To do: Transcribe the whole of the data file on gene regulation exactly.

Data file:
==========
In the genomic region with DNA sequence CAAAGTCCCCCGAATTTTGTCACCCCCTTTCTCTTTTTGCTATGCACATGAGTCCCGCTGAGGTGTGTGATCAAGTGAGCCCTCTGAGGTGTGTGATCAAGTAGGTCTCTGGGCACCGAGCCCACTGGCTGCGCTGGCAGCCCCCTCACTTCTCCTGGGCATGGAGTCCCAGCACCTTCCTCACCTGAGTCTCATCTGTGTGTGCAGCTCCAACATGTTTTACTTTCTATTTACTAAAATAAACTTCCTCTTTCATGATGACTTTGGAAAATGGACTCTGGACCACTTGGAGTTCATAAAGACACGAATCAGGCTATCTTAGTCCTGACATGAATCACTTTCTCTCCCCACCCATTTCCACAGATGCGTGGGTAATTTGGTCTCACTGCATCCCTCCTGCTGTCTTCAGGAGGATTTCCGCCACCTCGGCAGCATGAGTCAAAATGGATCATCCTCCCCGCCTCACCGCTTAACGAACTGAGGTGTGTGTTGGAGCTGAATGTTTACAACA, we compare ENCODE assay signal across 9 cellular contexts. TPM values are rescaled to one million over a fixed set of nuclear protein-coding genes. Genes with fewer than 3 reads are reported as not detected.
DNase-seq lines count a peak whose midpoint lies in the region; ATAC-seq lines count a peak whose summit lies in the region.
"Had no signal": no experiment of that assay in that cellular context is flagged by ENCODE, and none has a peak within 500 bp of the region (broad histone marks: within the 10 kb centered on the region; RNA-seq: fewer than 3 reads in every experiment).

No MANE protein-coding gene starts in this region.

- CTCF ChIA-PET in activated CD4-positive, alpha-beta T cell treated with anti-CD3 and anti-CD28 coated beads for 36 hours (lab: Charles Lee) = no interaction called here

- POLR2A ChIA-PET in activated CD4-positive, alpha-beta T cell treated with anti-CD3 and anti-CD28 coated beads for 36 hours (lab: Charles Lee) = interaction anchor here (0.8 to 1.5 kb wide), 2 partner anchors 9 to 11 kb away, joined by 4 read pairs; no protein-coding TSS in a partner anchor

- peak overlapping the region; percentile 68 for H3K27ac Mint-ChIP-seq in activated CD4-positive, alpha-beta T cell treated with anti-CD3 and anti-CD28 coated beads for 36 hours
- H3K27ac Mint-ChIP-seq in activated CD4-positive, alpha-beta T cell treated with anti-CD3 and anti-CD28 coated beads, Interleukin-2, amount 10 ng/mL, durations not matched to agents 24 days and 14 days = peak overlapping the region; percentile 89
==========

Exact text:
In the genomic region with DNA sequence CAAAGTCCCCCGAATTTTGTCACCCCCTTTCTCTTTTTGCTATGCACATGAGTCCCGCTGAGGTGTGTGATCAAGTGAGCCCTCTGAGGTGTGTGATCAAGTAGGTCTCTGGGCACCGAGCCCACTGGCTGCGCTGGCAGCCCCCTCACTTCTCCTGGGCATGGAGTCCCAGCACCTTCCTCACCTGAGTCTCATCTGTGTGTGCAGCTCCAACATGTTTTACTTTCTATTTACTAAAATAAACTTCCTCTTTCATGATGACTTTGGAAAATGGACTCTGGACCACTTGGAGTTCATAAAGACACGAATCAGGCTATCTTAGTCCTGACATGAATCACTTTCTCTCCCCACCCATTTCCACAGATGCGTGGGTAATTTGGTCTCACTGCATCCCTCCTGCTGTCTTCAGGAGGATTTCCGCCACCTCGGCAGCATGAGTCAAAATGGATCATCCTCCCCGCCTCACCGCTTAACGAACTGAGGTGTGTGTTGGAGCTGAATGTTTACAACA, we compare ENCODE assay signal across 9 cellular contexts. TPM values are rescaled to one million over a fixed set of nuclear protein-coding genes. Genes with fewer than 3 reads are reported as not detected.
DNase-seq lines count a peak whose midpoint lies in the region; ATAC-seq lines count a peak whose summit lies in the region.
"Had no signal": no experiment of that assay in that cellular context is flagged by ENCODE, and none has a peak within 500 bp of the region (broad histone marks: within the 10 kb centered on the region; RNA-seq: fewer than 3 reads in every experiment).

No MANE protein-coding gene starts in this region.

- CTCF ChIA-PET in activated CD4-positive, alpha-beta T cell treated with anti-CD3 and anti-CD28 coated beads for 36 hours (lab: Charles Lee) = no interaction called here

- POLR2A ChIA-PET in activated CD4-positive, alpha-beta T cell treated with anti-CD3 and anti-CD28 coated beads for 36 hours (lab: Charles Lee) = interaction anchor here (0.8 to 1.5 kb wide), 2 partner anchors 9 to 11 kb away, joined by 4 read pairs; no protein-coding TSS in a partner anchor

- peak overlapping the region; percentile 68 for H3K27ac Mint-ChIP-seq in activated CD4-positive, alpha-beta T cell treated with anti-CD3 and anti-CD28 coated beads for 36 hours
- H3K27ac Mint-ChIP-seq in activated CD4-positive, alpha-beta T cell treated with anti-CD3 and anti-CD28 coated beads, Interleukin-2, amount 10 ng/mL, durations not matched to agents 24 days and 14 days = peak overlapping the region; percentile 89